VTDIFF - Automatic YARA rules

VTDIFF helps threat analysts in creating YARA rules by automating the identification optimal patterns to detect groups of files (malware families, threat campaigns, threat actor toolset). These patterns can be used in Livehunt YARA rules, Retrohunt jobs and VT GREP content searches. 

What do you mean by optimal?VTDIFF takes into account binary sequence prevalence across the entire VirusTotal dataset in order to make sure it does not suggest patterns that are shared by a large number of files, e.g. the DOS stub in portable executables: "The program Cannot be run in DOS mode". In other words, VTDIFF tries to generate patterns that will not produce false positives. 

Answers to other frequently asked questions can be found in the VTDiff FAQ section.

Accessing VTDIFF

VTDIFF has two main entry points. Given a VT Enterprise file search, you can select a group of files by acting on their checkboxes, this will activate the VTDIFF button in the tools menu:

VTDiff send

You can also get to VTDIFF by using the left navigation bar in VT Enterprise:

VTDiff navigation bar

This will then take you to your historical VTDIFFs view, where you can set up a new session:

VTDiff new session

A session modal will open up allowing you to specify a list of hashes to match and also a list of hashes to exclude, that will fine tune your job:

VTDiff send

VT Enterprise search list workflow

Let’s imagine our starting point is a single hash, a malicious document that drops second stage payload via macros. The hash is:


In order to be able to build an optimal rule to detect this file and other variants of the same campaign/family we first need to identify a collection of files belonging to such family. 

We can pinpoint other variants by making use of the different clustering mechanisms that VT Intelligence provides (vhash, imphash, ssdeep, icon/thumbnail vizhash, antivirus labels, distinctive static properties, etc.). In this case we are going to pivot to other documents with the exact same visual layout by clicking on the file’s thumbnail:

VTDiff thumbnail

This will trigger the following search:


By hovering over the detection ratio you will see that the antivirus labels do indeed confirm that the matches belong to the same malware family. Similarly, the thumbnail of the files in the list clearly indicate that they have the very same visual layout. 

Select the first 8 matches:

VTDiff checkboxes

When you do so, the VTDIFF icon in the tools menu bar activates itself:

VTDiff send

Click on it in order to set up a VTDIFF session for those hashes. Commonly abused file types such as documents do not require you to provide a list of hashes to exclude, the backend will set up an exclusion list automatically. If you want to refine the VTDIFF session and avoid false positives produced in previous VTDIFF jobs, you can use the exclusion list.

VTDiff exclusion list

Launch the session. A VTDIFF job generally takes under a minute to conclude. Note that this is a heavy process, VTDIFF will iterate over all files provided with sliding windows of different sizes, checking whether binary subsequences are common to the selection and whether these are not too noisy when considering the entire VirusTotal dataset.

A list of binary patterns will be produced:

VTDiff patterns

Note that you can click on the search icon next to each binary pattern in order to trigger an n-gram content search for it:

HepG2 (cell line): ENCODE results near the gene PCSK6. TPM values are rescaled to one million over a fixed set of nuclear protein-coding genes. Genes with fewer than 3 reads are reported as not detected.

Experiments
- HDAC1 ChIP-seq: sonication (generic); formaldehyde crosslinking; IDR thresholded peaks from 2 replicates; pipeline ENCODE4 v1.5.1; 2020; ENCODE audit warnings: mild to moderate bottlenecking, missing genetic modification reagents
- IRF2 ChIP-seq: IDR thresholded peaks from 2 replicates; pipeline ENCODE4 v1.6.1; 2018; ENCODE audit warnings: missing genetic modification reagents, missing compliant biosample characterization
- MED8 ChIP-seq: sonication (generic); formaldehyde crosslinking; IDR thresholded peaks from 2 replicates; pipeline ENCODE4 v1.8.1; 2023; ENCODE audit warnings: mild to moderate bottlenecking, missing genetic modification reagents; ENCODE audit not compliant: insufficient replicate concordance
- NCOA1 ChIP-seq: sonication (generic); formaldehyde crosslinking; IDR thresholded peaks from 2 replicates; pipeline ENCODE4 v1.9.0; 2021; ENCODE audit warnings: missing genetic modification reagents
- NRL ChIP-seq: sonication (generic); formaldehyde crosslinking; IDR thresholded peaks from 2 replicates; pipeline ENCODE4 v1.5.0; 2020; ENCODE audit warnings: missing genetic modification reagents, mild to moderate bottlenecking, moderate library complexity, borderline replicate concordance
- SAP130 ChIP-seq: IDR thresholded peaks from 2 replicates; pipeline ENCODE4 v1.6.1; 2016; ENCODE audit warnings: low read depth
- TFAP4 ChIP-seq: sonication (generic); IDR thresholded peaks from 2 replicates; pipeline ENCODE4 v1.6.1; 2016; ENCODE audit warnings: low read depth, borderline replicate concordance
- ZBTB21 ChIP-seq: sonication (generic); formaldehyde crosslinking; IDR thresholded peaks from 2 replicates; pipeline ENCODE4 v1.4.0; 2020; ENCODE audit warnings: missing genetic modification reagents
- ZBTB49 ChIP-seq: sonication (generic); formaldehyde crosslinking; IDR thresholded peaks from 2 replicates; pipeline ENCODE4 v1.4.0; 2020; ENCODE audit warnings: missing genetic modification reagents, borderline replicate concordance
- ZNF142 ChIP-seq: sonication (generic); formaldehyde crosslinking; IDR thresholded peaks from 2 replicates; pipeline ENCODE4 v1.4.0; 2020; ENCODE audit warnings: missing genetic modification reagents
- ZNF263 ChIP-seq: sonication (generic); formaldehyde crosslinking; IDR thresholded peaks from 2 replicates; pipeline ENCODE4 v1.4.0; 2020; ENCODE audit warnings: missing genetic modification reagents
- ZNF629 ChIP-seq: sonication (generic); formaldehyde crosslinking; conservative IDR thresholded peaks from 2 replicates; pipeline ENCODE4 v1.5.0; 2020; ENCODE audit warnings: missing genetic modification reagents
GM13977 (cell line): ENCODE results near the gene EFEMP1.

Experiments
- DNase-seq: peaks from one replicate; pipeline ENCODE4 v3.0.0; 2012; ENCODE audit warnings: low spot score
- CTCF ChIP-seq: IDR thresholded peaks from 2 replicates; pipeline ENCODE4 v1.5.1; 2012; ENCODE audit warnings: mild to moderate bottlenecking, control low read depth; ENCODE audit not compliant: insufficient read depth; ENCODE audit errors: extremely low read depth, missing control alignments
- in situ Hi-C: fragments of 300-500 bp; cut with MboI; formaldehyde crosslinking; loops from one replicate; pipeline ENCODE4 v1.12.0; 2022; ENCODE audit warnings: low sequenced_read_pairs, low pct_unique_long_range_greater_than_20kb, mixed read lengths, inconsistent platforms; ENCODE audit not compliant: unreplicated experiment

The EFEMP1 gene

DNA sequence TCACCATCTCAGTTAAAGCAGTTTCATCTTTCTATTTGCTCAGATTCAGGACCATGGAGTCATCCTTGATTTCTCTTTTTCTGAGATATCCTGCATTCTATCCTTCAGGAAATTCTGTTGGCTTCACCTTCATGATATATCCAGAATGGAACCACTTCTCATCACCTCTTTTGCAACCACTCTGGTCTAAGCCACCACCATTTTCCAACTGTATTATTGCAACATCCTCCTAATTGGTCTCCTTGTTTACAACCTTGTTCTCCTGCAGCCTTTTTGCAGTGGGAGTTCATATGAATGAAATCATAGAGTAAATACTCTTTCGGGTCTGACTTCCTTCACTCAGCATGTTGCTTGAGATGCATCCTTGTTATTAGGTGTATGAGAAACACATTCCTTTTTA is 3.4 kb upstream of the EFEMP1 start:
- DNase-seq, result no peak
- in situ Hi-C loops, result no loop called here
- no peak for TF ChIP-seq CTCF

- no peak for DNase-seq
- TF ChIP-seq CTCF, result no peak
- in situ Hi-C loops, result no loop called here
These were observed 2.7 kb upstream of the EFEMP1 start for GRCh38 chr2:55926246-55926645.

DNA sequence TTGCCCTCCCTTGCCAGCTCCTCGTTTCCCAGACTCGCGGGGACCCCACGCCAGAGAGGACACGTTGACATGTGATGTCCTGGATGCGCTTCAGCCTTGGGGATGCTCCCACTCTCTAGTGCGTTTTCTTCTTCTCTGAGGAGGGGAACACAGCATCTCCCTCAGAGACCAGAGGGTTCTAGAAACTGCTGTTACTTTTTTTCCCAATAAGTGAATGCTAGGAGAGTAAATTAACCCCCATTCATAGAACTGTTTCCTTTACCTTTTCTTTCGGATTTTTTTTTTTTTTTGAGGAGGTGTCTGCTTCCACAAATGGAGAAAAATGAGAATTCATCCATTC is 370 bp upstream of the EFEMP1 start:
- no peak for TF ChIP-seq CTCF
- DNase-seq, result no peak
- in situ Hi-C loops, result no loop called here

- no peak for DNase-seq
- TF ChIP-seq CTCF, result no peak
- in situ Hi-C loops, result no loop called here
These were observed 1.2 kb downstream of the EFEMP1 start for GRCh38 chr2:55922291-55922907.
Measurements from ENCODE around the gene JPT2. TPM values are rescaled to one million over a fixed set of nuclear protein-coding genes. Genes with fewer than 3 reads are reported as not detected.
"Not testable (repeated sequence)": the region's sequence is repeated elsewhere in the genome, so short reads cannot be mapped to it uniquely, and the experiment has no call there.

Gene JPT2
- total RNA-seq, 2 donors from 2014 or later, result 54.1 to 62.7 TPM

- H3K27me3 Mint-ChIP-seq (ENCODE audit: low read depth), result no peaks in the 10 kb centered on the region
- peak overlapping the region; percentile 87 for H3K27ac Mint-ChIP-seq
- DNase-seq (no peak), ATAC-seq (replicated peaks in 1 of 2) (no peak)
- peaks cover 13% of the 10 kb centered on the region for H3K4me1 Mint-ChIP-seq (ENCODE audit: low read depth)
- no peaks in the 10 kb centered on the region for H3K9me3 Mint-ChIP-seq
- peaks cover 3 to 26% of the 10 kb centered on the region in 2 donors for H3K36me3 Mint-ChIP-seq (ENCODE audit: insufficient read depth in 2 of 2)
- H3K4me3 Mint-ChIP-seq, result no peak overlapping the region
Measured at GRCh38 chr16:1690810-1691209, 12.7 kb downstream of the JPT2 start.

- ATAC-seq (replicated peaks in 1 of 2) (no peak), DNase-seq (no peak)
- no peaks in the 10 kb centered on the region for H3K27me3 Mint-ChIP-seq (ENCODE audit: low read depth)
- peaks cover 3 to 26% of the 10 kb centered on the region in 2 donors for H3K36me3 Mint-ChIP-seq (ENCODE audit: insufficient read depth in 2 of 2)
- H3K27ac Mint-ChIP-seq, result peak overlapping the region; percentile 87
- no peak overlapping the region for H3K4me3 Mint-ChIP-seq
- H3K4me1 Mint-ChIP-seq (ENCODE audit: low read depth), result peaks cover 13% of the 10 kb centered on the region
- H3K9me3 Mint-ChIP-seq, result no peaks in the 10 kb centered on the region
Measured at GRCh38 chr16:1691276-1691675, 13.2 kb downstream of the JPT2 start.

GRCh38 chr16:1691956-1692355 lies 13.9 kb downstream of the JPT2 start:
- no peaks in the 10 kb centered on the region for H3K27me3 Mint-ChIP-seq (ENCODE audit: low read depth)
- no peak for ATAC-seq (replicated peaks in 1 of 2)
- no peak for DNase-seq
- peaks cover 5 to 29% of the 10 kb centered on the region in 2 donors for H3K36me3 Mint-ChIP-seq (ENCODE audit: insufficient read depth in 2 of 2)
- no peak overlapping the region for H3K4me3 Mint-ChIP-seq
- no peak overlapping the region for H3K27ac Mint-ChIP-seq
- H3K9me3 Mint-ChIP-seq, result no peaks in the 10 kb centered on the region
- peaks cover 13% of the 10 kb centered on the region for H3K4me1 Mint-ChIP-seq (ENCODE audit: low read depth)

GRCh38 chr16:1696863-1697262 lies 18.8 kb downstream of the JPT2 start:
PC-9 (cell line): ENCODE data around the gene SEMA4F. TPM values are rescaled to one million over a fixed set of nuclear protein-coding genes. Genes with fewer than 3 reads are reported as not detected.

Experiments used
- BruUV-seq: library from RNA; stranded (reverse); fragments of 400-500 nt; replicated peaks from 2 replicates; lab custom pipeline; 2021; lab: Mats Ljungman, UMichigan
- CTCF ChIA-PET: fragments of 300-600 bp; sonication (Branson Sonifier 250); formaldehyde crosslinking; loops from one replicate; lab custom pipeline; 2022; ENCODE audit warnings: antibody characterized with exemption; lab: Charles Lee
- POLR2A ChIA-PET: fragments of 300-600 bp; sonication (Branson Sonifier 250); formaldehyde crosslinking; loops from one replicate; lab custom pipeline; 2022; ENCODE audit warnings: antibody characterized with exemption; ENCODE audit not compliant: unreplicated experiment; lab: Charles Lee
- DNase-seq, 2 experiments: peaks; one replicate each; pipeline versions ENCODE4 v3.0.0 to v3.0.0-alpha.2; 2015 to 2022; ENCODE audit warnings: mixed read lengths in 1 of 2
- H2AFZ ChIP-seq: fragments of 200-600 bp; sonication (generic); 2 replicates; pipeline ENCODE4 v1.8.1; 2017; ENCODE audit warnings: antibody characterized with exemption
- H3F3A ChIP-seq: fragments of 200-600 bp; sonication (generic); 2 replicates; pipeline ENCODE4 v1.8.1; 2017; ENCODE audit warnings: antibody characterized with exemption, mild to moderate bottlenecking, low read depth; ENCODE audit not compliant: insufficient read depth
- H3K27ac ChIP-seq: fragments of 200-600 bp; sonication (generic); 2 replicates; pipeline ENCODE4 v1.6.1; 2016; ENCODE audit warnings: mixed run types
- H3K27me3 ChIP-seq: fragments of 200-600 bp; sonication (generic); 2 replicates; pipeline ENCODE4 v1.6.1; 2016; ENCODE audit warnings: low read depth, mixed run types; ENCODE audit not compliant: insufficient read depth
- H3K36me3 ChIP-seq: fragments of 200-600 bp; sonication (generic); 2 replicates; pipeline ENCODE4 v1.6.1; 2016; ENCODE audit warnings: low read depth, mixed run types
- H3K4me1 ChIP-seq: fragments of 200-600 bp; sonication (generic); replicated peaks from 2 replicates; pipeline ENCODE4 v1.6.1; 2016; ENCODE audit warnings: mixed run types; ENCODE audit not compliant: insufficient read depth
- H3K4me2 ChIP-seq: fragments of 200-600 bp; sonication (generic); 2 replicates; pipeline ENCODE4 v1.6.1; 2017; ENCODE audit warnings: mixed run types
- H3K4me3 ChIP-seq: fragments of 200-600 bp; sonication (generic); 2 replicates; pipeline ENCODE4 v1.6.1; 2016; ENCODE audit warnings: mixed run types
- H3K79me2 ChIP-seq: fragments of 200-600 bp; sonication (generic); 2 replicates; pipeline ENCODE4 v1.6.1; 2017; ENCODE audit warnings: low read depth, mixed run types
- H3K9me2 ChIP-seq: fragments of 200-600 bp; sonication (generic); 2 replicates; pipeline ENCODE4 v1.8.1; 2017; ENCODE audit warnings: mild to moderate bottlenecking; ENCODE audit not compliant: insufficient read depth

VTDiff vtgrep

This will allow you to understand the kind of files that match each pattern and whether they are prone to false positives. You can also easily search for an AND combination of some of them, which will probably be far more effective than an individual search. Select the first three patterns and click on the search icon in the top actions menu bar:

VTDiff patterns search

That will trigger for files that contain those 3 binary patterns. VirusTotal maintains a 5PB n-gram index to power lightning-fast content searches:


VTDiff thumbnails

Judging by the thumbnails, sizes, antivirus results, tags, etc. it is clear that those three binary patterns have done a good job at finding other variants of the family/campaign. It is now clear that these patterns can be used to build a YARA rule or Retrohunt to either be notified of any new future file upload that belongs to this family or to map out the entire historical campaign. Livehunt YARA rules and Retrohunt jobs can also be set up using the top actions menu in VTDIFF listings:

VTDiff hunting

One last word, note that the top actions menu also allows you to filter the patterns in order to focus exclusively on certain categories:

VTDiff filter


Hash list workflow

Sometimes you might want to create a VTDIFF session based on a list of pre-existing hashes, your starting point will no longer be a VT Intelligence search. In these cases you will use the navigation sidebar to access directly access VTDIFF:

VTDiff navbar

The landing page allows you to create a new VTDIFF session. This requires you to copy&paste the list of hashes to match in the inclusion text area.

VTDiff hashes

Exclusion hash lists will only be needed for less prevalent file types, however, even if exclusions are not required, you might often want to set up your own selection in order to filter out files that match previous iterations of a VTDIFF job that caused false positives.

Note that the VTDIFF landing site lists the historical VTDIFF jobs that you launched in the past, this allows you to continue working with the identified patterns at a later stage and can come in handy if you mistakenly closed the browser tab.

From this point onward the workflow is exactly the same as the one described in the previous section.

To learn more about VTDIFF please refer to the Frequently Asked Questions.